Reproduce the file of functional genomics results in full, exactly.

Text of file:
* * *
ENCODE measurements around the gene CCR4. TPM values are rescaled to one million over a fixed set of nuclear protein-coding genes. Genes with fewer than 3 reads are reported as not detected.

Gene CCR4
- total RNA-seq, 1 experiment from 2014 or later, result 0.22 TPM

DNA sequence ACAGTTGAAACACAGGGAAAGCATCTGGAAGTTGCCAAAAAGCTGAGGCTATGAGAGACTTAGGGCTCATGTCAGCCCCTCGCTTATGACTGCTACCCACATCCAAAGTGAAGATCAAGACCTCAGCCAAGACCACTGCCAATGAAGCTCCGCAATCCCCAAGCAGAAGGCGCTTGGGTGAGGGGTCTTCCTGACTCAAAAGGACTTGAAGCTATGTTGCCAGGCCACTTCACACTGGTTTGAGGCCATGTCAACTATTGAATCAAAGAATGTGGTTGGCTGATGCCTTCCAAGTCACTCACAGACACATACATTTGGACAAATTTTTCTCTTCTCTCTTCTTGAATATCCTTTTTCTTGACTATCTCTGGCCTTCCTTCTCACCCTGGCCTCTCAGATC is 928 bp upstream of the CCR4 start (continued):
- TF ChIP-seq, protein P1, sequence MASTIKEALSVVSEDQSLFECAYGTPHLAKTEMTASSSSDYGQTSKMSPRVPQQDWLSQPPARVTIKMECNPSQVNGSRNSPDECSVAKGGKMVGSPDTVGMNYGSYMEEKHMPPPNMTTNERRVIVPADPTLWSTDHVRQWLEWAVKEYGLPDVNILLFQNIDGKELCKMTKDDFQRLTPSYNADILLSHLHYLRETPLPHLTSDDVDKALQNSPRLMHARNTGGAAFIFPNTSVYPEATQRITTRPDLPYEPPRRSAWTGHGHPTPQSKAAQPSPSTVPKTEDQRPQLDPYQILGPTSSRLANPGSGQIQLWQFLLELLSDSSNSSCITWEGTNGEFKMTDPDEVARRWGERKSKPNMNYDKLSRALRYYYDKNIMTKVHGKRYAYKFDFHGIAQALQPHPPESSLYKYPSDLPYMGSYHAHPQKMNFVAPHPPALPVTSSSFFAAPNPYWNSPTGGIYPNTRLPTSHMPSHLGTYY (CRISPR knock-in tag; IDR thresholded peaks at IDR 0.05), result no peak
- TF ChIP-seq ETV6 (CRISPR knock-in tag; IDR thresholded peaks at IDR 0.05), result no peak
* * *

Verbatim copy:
ENCODE measurements around the gene CCR4. TPM values are rescaled to one million over a fixed set of nuclear protein-coding genes. Genes with fewer than 3 reads are reported as not detected.

Gene CCR4
- total RNA-seq, 1 experiment from 2014 or later, result 0.22 TPM

DNA sequence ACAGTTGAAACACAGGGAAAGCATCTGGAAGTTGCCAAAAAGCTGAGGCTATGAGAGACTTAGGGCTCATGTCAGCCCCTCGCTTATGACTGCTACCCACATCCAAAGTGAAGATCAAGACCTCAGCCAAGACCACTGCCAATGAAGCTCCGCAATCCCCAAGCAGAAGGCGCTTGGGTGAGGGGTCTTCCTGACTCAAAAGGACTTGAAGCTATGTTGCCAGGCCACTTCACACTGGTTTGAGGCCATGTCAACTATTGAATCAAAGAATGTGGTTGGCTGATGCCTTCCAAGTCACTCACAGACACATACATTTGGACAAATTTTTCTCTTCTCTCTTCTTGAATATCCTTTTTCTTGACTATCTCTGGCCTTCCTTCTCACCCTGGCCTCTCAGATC is 928 bp upstream of the CCR4 start (continued):
- TF ChIP-seq, protein P1, sequence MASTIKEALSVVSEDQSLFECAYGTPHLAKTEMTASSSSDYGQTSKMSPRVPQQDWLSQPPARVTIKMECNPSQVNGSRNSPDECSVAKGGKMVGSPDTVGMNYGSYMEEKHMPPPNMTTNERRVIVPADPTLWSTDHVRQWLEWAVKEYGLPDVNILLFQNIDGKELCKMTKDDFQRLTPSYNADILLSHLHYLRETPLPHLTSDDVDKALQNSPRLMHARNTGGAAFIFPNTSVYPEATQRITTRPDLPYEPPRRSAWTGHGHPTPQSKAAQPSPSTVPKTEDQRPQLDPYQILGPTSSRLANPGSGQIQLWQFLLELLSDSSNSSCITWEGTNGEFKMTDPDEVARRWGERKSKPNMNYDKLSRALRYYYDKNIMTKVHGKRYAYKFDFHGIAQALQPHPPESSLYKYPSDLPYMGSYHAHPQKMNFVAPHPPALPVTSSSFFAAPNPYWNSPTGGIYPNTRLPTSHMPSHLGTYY (CRISPR knock-in tag; IDR thresholded peaks at IDR 0.05), result no peak
- TF ChIP-seq ETV6 (CRISPR knock-in tag; IDR thresholded peaks at IDR 0.05), result no peak